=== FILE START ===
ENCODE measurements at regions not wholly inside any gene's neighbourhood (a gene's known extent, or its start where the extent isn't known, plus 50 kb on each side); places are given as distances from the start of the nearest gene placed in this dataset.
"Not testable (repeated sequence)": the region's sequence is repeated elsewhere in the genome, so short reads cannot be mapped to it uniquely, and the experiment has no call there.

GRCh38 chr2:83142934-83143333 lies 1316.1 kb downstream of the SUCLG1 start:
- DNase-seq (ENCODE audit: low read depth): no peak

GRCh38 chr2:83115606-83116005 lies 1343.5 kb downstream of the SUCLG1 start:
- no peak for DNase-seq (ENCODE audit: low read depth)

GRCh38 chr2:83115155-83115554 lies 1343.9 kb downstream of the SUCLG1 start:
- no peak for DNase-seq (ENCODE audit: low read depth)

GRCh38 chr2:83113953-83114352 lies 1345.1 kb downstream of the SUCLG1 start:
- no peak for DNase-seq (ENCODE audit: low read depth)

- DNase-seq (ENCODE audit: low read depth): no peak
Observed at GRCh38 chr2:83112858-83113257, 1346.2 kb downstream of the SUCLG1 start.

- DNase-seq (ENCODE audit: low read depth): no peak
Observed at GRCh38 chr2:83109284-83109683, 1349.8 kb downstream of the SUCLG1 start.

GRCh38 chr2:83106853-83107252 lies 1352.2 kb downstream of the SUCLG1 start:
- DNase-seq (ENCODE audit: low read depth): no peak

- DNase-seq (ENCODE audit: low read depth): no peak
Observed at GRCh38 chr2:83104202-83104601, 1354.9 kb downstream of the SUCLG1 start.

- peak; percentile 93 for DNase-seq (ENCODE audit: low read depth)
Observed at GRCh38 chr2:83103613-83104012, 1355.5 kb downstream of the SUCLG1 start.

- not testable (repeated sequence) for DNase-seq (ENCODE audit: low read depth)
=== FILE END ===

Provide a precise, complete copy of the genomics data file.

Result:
ENCODE measurements at regions not wholly inside any gene's neighbourhood (a gene's known extent, or its start where the extent isn't known, plus 50 kb on each side); places are given as distances from the start of the nearest gene placed in this dataset.
"Not testable (repeated sequence)": the region's sequence is repeated elsewhere in the genome, so short reads cannot be mapped to it uniquely, and the experiment has no call there.

GRCh38 chr2:83142934-83143333 lies 1316.1 kb downstream of the SUCLG1 start:
- DNase-seq (ENCODE audit: low read depth): no peak

GRCh38 chr2:83115606-83116005 lies 1343.5 kb downstream of the SUCLG1 start:
- no peak for DNase-seq (ENCODE audit: low read depth)

GRCh38 chr2:83115155-83115554 lies 1343.9 kb downstream of the SUCLG1 start:
- no peak for DNase-seq (ENCODE audit: low read depth)

GRCh38 chr2:83113953-83114352 lies 1345.1 kb downstream of the SUCLG1 start:
- no peak for DNase-seq (ENCODE audit: low read depth)

- DNase-seq (ENCODE audit: low read depth): no peak
Observed at GRCh38 chr2:83112858-83113257, 1346.2 kb downstream of the SUCLG1 start.

- DNase-seq (ENCODE audit: low read depth): no peak
Observed at GRCh38 chr2:83109284-83109683, 1349.8 kb downstream of the SUCLG1 start.

GRCh38 chr2:83106853-83107252 lies 1352.2 kb downstream of the SUCLG1 start:
- DNase-seq (ENCODE audit: low read depth): no peak

- DNase-seq (ENCODE audit: low read depth): no peak
Observed at GRCh38 chr2:83104202-83104601, 1354.9 kb downstream of the SUCLG1 start.

- peak; percentile 93 for DNase-seq (ENCODE audit: low read depth)
Observed at GRCh38 chr2:83103613-83104012, 1355.5 kb downstream of the SUCLG1 start.

- not testable (repeated sequence) for DNase-seq (ENCODE audit: low read depth)